Then one day, a friend of mine invited me to a soccer game. So I sat in the stands with my camera, and my SEL55210 and took some pictures. You see she wrote for a sports blog (Once a Metro) that is part of SBNation (Vox media). I showed her the pictures I took that day, and she wrote her blog for that day, and sent the pictures to her editor.

A few days later I was notified that there would be a press pass waiting for me at the box office if I so chose. I did so choose.

I went down a brief, but exciting rabbit hole of sports photography. I suddenly again, thought I knew everything I could possibly know. I mean if I didn’t, why was I offered a press pass? I started taking many many pictures. Sure I got lucky and some were good, but honestly I did not know what in the hell I was even doing. I didn’t know what a shot list was or why I needed one. I knew that all these other photographers had camera lenses that cost more than my car, and bodies that were worth the same, but I didn’t really understand WHY they needed them. But I did learn this.

My short excursion down the sports photography rabbit hole got me from taking pictures on the sidelines of Yurcack Field shooting SkyBlue FC games, all the way to sitting in the end-zone of RedBull Arena, shooting the USWNT while fighting off hypothermia (more on that here).

While my excursion with sports photography is over for now, I hope it’s not over forever. I am learning more, soaking up everything I can, and I miss it greatly. I’m saving up to buy new gear. I’m learning how to properly use the gear I have, and I’m not being a snob at what was, what is, and what could be.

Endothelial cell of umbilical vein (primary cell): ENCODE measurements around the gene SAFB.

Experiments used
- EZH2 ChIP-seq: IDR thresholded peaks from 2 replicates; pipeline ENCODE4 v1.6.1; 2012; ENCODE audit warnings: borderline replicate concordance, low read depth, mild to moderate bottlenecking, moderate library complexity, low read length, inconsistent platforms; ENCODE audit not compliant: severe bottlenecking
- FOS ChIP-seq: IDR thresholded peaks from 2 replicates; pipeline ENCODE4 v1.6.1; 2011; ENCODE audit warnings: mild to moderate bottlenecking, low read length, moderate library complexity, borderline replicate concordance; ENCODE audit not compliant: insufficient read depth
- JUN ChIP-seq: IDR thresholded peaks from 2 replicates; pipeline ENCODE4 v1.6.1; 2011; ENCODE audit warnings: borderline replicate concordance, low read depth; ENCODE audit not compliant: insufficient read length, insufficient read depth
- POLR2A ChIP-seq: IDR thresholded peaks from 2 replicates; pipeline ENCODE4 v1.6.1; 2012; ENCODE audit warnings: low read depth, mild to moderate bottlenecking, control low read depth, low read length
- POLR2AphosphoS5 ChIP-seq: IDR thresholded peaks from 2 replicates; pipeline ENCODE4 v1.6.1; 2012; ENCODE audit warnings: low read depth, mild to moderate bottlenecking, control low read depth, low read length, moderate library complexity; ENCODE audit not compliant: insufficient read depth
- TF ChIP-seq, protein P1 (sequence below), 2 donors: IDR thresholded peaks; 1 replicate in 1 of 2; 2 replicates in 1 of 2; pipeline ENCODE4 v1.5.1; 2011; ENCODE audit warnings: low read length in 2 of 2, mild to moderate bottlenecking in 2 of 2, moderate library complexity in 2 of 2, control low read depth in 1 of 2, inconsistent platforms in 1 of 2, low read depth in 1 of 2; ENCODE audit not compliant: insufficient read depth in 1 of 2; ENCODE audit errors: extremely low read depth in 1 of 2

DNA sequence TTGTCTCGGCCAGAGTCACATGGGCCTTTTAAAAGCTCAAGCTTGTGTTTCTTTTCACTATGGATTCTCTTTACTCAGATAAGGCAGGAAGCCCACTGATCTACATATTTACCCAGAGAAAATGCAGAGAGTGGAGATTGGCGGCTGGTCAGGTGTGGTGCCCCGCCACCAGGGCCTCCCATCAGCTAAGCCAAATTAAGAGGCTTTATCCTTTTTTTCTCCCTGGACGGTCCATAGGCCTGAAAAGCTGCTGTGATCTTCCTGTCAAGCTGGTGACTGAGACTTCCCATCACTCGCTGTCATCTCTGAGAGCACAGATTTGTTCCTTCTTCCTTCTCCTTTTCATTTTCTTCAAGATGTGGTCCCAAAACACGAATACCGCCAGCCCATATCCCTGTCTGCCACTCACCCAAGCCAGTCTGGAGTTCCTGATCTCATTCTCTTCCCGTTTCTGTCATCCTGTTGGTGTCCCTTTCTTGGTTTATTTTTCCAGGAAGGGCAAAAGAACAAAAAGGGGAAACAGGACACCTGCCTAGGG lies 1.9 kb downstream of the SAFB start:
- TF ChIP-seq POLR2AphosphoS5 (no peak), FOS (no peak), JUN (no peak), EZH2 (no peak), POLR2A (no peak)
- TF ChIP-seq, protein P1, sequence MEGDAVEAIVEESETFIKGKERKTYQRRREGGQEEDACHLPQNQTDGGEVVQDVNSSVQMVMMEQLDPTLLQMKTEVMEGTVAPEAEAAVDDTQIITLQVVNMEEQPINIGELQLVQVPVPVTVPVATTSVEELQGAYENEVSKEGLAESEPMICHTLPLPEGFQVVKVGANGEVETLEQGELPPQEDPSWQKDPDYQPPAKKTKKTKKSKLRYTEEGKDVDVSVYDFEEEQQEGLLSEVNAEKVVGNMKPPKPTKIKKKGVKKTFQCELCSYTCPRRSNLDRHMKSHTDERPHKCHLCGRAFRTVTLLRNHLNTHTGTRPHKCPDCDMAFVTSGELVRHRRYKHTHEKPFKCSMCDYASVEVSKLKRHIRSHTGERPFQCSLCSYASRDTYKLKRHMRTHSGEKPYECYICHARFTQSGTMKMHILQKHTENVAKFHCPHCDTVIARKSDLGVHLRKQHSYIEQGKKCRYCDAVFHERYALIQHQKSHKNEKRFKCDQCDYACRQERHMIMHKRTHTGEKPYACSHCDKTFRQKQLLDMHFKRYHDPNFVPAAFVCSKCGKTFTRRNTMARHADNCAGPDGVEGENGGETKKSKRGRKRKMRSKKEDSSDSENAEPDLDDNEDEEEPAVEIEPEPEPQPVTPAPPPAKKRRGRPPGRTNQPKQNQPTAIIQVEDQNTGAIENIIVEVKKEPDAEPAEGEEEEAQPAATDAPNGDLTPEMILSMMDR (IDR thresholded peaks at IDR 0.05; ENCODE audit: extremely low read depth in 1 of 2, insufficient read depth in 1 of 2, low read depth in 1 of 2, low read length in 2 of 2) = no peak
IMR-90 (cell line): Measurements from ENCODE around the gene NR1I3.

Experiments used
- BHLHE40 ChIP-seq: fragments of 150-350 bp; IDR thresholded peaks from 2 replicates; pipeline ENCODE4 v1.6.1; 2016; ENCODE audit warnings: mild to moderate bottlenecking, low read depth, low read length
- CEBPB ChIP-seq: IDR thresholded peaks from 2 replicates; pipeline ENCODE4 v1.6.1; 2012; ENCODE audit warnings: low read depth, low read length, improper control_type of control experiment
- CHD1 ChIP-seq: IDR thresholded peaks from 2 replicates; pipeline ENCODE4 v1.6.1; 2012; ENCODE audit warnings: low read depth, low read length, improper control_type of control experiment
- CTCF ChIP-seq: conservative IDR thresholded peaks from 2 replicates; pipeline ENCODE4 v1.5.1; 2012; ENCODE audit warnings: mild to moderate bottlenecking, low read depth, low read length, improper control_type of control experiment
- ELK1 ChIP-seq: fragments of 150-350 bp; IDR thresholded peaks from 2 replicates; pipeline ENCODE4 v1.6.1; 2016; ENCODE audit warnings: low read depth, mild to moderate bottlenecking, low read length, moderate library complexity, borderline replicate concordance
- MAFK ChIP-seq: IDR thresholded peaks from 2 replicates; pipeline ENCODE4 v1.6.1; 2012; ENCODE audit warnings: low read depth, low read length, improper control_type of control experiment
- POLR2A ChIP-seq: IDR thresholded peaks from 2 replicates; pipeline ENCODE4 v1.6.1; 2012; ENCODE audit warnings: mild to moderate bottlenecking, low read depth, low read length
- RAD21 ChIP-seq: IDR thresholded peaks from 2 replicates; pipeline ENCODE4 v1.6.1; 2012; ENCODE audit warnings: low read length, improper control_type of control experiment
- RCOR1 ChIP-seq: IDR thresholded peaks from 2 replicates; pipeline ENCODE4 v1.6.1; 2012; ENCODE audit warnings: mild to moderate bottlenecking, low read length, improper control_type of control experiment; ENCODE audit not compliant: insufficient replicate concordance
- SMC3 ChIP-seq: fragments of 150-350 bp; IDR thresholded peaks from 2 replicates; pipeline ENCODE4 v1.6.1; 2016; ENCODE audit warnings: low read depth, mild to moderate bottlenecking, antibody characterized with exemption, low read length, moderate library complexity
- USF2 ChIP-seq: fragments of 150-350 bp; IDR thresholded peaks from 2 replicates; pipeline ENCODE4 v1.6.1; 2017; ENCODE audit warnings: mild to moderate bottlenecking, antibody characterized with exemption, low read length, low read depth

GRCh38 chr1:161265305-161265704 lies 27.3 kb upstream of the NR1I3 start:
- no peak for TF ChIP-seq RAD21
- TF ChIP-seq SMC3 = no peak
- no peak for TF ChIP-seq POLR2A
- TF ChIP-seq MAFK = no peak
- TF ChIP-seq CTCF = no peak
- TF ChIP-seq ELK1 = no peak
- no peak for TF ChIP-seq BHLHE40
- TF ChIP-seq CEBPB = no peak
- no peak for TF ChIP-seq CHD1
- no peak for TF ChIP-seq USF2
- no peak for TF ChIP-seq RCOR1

For our wedding, my wonderful bride (now wife) bought me a wonderful gift. She took me to a local camera store, and let me pick out a beautifully used Sony a6000 (ILCE-6000). A few days later, I gifted her with a store-display Sony a5000. Some will ask why I didn’t give her the a3000, and my answer was that I wasn’t ready. It’s still “my camera”. I still take it out on occasion to take pictures like I used to. I still love it like any nostalgic techno geek loves their “first” things.

Picture of NinjaBaby taking pictures with my Sony A3000

I recently lent that Sony a3000 to my 4 year old to use. I’m not a parent that feels that he is too immature to touch things and too ignorant to know how to use them. I try and teach him (as much as he will let me) how to use items, and let him explore things. He knows he needs to ask first, and usually does, but he is really curious right now about my cameras. And whenever I go out to “take pictures” he want’s to “take pictures too!”.

That picture at the top of this blog? That was taken by him at 4 years old.

I think he might just be the person who gets that a3000, when he’s I’m ready.

As a side note/PS…. I recently added a DSLR to my lineup also. A gently used, Sony a390. I also have the LA-EA2 so I can really play.